RealTime IT News

Flash Prices Spike But Chips Are Down

Semiconductor sales will remain depressed in the second half of 2009 and possibly worsen, while prices for NAND flash have spiked this year, according to market research firm iSuppli.

The spike in flash will cause a subsequent increase in prices for solid-state drive (SSD) storage technology in notebook PCs in 2009, according to iSuppli. Average pricing for 16Gbit density Multi-Level Cell (MLC) NAND flash shot up from $1.80 in the fourth quarter of 2008 to $4.10 in the second quarter of 2009.

That price is expected to drop back to $3.50 in Q3 and $3 in Q4, with prices holding steady in the mid-$2 range throughout 2010, barring no surprises like bankruptcies or events that caused the current spike: the iPhone 3GS.

Apple (NASDAQ: AAPL) bought up a huge amount of NAND flash memory earlier this year, causing the price spike, and it was enough to cause a shortage in a market where there had previously been a glut of supply.

"The NAND flash market performed better than anticipated during the first quarter. However, the NAND price rally was driven by a reduction in supply and a temporary product refresh with Apple, yet demand remains weak," said Dale Ford, senior vice president of market intelligence services for iSuppli, in an e-mail comment to InternetNews.com.

As part of Apple's refresh of its popular smartphone line, it increased the storage, from 8GB and 16GB in the iPhone 3G to 16GB and 32GB in the 3GS. Apple is also expected to be working on the next generation of iPods and has long been rumored to be working on a tablet PC as well.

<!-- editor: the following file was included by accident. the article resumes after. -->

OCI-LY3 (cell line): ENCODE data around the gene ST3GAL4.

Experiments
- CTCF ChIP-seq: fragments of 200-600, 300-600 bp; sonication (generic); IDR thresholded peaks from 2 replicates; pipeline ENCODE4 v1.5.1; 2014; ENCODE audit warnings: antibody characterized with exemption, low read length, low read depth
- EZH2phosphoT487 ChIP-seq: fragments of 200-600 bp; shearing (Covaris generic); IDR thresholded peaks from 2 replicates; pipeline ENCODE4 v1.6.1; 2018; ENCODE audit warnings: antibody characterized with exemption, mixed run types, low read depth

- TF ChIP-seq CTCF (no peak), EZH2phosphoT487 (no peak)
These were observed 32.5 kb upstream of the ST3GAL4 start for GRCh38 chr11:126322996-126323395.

On top of Apple's massive buy, NAND flash suppliers in 2008 cut capacity in the year due to weak market demand in an attempt to return to profitability. This caused pricing to rise, despite continued poor sales due to the overall economic conditions.

Stalled out sales

The broader market, though, isn't looking so good. iSuppli has revised its sales estimates for the second half of 2009 related to electronic equipment, downward. Worldwide electronic equipment revenue is set to decline to $1.38 trillion in 2009, down 9.8 percent from $1.53 trillion in 2008. iSuppli's previous forecast in April predicted a 7.6 percent decline in revenue.

Global semiconductor revenue is set to fall to $198.9 billion in 2009, down 23 percent from $258.5 billion in 2008. In April, iSuppli predicted a 21.5 percent decline.

While all electronics segments are expected to experience contractions this year, iSuppli singled out the automotive sector as the major culprit behind the downgrade.

"The decline of worldwide automobile sales, particularly in North America, has had a major impact on overall electronic equipment shipments," Ford said in a statement. "iSuppli has cut its 2009 automotive electronics forecast to $75.2 billion, down 24.4 percent from $99.6 billion in 2008. This is a reduction of 3.8 percentage points from iSuppli's previous forecast."

The other five major electronic equipment categories — data processing, wired communications, wireless communications, consumer and industrial — all had their growth forecasts revised downward by one to six percent due to market turbulence and lack of visibility.